Introduction to Microeconomics

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Microeconomics is a branch of economics that studies the behavior of individuals and small impacting organizations in making decisions on the allocation of limited resources
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Introduction to Microeconomics

  1. 1. INTRODUCTION TO MICROECONOMICS
  2. 2. WHAT IS MICROECONOMICS? •Economics deals with human activities •Behavior of individual units •When Consuming •How we choose what to buy •When Producing •How we choose what to produce •Markets •The interaction of consumers and producers •Economics deals with the present as well as future expectations •Individual units are motivated by self-interest •The same individual may be a consumer, producer and an employee of different products
  3. 3. DIFFERENT FROM MACROECONOMICS •Microeconomics: deals with individual economic units; •Variables: markets, prices, quantities consumed and produced •Macroeconomics: deals with aggregate economy •Variables: Economic growth, inflation, unemployment Microeconomics is the foundation for macroeconomics
  4. 4. SCOPE OF MICROECONOMICS •Products and resources may not always be economic •Marriage •Crime •Addiction •Environment Decisions by individuals result in social outcomes
  5. 5. Allocation of Scarce Resources• Consumers allocate given income across goods and services • Firms allocate funds across labor, capital and raw materials as well as products • Workers allocate time between leisure and work • Prices & Opportunity costs Rolling Stones: “You can’t always get what you want” (1969)
  6. 6. ALLOCATION OF SCARCE RESOURCES •Planned economy – resources allocated by the government •Market economy – resources allocated by individual economic units
  7. 7. TRADE-OFF •Consumers – to allocate income among various items of consumption •Workers – to allocate time between work and leisure •Firms – to allocate resources between products or process of production
  8. 8. OPPORTUNITY COST •The income that one gives up by not choosing the second best option; derivative of trade-off •Example: Choosing to join a MBA course instead of joining a call center after college. •What is the trade-off? •What is the opportunity cost of not joining a call center? There ain’t such thing as free lunch: Milton Friedman (1975)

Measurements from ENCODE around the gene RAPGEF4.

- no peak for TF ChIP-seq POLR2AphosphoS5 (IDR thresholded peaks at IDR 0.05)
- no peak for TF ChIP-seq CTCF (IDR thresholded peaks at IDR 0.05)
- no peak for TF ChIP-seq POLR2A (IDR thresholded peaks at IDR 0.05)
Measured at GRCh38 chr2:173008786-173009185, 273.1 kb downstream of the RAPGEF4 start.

9. 9. WHY SHOULD A FIRM STUDY MICROECONOMICS? •Understand consumer preferences and trade-offs •Predict demand for products and responsiveness of demand to prices •Understand the competitiveness of the market •Estimate costs of production, cost declines and economies of scale •Scale of production required to break-even and maximize profits •Design a pricing, investment and employment strategy •What are the uncertainties in the market and expectations? •What is the effect of government policy?
  10. 10. MICROECONOMICS IN CORPORATE DECISION MAKING •Tata Motors, which was a commercial vehicle manufacturer, launched the Tata Indica in the 1990s, positioned as a competitor of midsize cars sold by Maruti and Hyundai. •It was followed by Tata Sumo, a SUV, where competitors were Mahindra & Mahindra and later Toyota Innova. •Next, Indigo and Indigo Marina were launched in the sedan segment. •In 2009, the Tata Nano, the cheapest car in the world was launched.
  11. 11. DECISION-MAKING PROCESS •Consumer demand: •How would customers react to the product designs, performance of the new products? •How strong would the initial demand be and how fast would it grow? •How would demand respond to price changes?
  12. 12. DECISION-MAKING PROCESS (CONTD.) •Technology decisions •Allocation of resources between labor, machines, etc •Scale of production